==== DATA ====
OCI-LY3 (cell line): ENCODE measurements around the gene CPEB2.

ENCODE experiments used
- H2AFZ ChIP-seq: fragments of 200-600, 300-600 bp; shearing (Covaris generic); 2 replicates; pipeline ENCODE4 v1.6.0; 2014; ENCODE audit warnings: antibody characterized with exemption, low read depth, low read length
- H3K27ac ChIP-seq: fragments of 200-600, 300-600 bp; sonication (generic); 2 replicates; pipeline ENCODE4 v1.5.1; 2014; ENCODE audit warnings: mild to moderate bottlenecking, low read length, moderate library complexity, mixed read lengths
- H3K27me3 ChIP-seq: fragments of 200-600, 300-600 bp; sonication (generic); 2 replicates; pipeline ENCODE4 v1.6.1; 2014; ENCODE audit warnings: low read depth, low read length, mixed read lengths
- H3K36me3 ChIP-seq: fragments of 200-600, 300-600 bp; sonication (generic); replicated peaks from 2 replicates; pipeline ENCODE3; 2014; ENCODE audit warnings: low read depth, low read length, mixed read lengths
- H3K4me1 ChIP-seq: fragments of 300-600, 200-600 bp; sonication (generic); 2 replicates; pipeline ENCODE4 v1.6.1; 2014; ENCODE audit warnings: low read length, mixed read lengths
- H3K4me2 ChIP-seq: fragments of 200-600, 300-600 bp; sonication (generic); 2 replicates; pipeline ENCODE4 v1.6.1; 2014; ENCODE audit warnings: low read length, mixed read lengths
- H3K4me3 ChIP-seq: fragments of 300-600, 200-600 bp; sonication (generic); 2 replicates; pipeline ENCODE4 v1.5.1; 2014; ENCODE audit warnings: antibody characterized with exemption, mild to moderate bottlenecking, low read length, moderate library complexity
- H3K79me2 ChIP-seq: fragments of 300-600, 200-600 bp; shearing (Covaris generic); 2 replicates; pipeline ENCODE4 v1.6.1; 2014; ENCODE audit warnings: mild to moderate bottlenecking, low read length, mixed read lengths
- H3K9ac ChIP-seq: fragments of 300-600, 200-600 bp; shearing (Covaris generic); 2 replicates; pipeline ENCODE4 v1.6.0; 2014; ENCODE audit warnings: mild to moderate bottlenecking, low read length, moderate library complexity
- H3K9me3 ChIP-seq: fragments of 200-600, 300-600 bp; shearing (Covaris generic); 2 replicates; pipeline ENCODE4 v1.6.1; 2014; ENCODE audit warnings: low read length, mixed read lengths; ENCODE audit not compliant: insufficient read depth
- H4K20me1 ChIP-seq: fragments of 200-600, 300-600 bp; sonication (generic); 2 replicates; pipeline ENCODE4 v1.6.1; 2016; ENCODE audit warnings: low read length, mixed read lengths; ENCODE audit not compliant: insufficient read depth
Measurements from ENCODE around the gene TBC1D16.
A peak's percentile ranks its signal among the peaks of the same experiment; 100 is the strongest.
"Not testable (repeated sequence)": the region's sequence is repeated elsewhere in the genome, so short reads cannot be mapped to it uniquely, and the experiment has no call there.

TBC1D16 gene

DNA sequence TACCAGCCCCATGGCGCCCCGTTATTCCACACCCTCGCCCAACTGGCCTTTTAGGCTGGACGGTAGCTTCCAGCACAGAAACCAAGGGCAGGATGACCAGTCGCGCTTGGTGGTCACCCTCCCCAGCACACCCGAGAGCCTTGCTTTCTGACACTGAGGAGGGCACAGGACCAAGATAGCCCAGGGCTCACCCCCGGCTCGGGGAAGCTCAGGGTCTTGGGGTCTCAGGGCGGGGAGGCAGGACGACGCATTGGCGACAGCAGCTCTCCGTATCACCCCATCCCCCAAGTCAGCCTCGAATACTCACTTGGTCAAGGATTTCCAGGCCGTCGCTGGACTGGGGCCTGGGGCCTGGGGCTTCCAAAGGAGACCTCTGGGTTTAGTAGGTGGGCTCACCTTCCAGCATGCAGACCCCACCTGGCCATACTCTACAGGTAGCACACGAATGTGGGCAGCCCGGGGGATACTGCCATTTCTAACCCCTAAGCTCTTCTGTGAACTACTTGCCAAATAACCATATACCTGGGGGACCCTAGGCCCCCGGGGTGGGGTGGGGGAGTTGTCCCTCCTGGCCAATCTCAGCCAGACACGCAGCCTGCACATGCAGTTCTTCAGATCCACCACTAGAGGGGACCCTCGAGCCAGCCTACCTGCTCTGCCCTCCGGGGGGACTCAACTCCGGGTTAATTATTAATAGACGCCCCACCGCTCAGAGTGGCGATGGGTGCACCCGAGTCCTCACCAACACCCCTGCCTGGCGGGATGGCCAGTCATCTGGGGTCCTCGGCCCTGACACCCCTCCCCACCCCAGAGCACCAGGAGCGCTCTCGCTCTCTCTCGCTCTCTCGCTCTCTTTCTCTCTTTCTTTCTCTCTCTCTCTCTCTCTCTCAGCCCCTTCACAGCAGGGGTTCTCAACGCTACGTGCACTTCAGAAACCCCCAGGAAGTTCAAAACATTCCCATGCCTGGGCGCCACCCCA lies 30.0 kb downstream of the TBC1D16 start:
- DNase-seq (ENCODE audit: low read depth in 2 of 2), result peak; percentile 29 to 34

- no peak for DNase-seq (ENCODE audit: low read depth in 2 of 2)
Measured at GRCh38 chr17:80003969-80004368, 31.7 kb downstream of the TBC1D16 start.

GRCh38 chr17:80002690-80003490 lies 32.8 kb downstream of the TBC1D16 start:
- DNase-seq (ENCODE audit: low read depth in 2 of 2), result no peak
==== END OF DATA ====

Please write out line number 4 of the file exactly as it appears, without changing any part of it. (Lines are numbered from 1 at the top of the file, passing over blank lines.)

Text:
- H3K27ac ChIP-seq: fragments of 200-600, 300-600 bp; sonication (generic); 2 replicates; pipeline ENCODE4 v1.5.1; 2014; ENCODE audit warnings: mild to moderate bottlenecking, low read length, moderate library complexity, mixed read lengths